Get it right!

There is no secret; it is as simple as getting it right with the major data aggregators. Local search is very important for businesses but especially for small ones. They could force themselves into bankruptcy if their online visibility is non-existent.

Consumers rely on the Internet and search engines to interact with local businesses. According to Google, “4 in 5 consumers use search engines to find products, experiences or services nearby.” Local search is what drives consumers to a business’s front door, and drives top-line revenue for local business.

Make sure that your business gets it right. Start using data aggregators since it is the first step in mastering local SEO and in building accurate online citations.

To find out more about how we can help grow your business, book a consultation now.


How to Rank Higher Online by Improving Your Business Listings

Factors for A High Ranking Listing

If you want to rank well on local search engines, you need consistent listings; NAP data (name, address, phone number), website, hours, and more across all major listing directories. This is a must in order to be validated as a credible local business. The more accurate and consistent your business’ information is, the more search engines will trust the validity of the business. The more the search engines trust the business, the higher you will rank in local Search Engine Results Page.

According to a study conducted by Moz, 13% of professionals say that having your business being mentioned online regularly (also called local citation) is one of the most important elements in Local Pack Ranking factor.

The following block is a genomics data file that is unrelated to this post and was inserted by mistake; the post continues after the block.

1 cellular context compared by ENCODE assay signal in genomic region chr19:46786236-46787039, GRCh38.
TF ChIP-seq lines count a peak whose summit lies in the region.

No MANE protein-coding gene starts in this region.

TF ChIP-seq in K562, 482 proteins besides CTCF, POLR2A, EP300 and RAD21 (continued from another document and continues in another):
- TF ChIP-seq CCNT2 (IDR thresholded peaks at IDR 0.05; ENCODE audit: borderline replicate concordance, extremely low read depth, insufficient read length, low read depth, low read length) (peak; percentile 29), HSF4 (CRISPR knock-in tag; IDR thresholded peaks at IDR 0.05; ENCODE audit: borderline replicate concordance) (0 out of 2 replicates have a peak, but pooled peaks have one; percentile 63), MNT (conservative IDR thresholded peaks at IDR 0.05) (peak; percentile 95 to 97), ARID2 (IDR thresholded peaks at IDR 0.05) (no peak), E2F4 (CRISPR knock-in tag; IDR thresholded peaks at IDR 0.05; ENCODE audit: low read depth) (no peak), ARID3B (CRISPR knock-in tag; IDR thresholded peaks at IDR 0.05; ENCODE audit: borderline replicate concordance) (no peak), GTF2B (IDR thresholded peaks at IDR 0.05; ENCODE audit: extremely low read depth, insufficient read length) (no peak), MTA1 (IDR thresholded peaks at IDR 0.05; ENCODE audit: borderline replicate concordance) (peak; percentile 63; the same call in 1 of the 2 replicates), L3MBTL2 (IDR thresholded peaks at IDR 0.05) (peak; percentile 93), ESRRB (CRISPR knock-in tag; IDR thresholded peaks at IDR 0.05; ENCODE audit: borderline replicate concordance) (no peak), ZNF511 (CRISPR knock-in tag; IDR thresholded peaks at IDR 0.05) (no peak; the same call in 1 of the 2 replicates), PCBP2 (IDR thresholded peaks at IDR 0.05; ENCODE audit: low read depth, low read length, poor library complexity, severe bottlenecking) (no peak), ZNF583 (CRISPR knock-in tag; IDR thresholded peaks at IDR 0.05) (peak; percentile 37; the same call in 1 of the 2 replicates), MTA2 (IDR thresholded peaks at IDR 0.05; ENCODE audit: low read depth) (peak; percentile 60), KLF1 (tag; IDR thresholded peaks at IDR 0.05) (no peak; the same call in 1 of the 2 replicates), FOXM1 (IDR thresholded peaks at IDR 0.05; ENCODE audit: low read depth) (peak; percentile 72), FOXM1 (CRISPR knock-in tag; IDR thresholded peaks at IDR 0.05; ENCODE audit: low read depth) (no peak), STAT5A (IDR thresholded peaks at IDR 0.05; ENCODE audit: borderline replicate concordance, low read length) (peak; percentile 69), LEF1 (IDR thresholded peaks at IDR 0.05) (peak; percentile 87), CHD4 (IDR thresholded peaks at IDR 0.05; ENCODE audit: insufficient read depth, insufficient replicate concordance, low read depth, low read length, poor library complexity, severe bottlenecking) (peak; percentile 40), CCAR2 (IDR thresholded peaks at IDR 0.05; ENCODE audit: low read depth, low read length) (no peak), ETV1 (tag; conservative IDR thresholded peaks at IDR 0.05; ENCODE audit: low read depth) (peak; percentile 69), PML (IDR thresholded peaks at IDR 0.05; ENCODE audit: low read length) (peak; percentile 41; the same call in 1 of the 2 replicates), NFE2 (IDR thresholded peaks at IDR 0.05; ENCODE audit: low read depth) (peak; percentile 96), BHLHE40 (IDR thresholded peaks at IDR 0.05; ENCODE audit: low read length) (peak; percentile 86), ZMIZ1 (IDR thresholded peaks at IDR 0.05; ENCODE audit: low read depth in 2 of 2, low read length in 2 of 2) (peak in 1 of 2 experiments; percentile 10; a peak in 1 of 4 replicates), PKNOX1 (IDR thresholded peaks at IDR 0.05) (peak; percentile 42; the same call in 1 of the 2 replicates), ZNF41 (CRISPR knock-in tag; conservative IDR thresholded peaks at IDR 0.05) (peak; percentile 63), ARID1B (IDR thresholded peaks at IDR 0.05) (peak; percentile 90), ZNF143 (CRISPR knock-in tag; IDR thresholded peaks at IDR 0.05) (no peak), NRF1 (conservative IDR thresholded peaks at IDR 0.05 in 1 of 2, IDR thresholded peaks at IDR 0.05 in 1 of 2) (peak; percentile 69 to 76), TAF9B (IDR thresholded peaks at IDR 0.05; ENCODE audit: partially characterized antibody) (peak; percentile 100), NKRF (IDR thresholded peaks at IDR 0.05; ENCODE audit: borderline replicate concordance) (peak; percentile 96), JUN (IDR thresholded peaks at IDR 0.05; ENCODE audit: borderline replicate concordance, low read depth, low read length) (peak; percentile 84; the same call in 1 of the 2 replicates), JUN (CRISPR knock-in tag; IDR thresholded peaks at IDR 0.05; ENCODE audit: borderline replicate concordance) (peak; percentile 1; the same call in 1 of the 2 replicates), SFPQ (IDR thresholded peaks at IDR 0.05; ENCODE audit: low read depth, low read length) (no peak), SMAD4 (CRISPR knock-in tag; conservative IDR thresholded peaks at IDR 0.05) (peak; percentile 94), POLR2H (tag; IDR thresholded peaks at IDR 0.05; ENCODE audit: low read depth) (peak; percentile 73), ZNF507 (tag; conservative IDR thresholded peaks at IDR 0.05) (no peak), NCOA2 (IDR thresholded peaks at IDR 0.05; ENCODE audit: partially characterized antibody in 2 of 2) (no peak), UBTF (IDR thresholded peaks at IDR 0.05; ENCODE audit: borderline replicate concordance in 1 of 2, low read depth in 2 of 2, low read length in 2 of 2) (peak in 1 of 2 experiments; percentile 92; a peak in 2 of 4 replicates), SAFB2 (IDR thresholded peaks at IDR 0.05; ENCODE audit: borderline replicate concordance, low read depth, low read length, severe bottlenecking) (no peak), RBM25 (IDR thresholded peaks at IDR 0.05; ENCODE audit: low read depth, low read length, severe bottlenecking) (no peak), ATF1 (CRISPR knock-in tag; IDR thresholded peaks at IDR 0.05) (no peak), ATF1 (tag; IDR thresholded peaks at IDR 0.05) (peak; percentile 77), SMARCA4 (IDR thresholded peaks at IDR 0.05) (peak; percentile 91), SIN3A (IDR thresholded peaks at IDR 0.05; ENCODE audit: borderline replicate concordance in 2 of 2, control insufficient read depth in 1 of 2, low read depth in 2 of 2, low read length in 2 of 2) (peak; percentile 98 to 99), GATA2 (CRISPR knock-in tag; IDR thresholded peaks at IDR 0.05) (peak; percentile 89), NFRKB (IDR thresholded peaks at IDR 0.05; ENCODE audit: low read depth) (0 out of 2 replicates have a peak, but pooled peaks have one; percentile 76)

Business Listings

The information mentioned in business listings can vary but some key pieces of information hold true across them all.

NAP Data

The most determining data held in a business listing is the NAP data—name, address, and phone number information. It is critical for the online visibility of any business. Having accurate and up-to-date NAP data ensures that not only will consumers find your business online, but that they will also have the correct information on how to contact you.

In fact, 50% of mobile users are looking for business addresses.

NAP data is also important for search engines like Google to display your business in geo-targeted searches. If someone is searching for “good seafood” in the Boston area, the local Boston seafood places with correct NAP data will appear. Of course Google gives search ranking priority to business with correct NAP data—how else are they supposed to tell where you are, what you do, and if you’re even a legitimate business at all?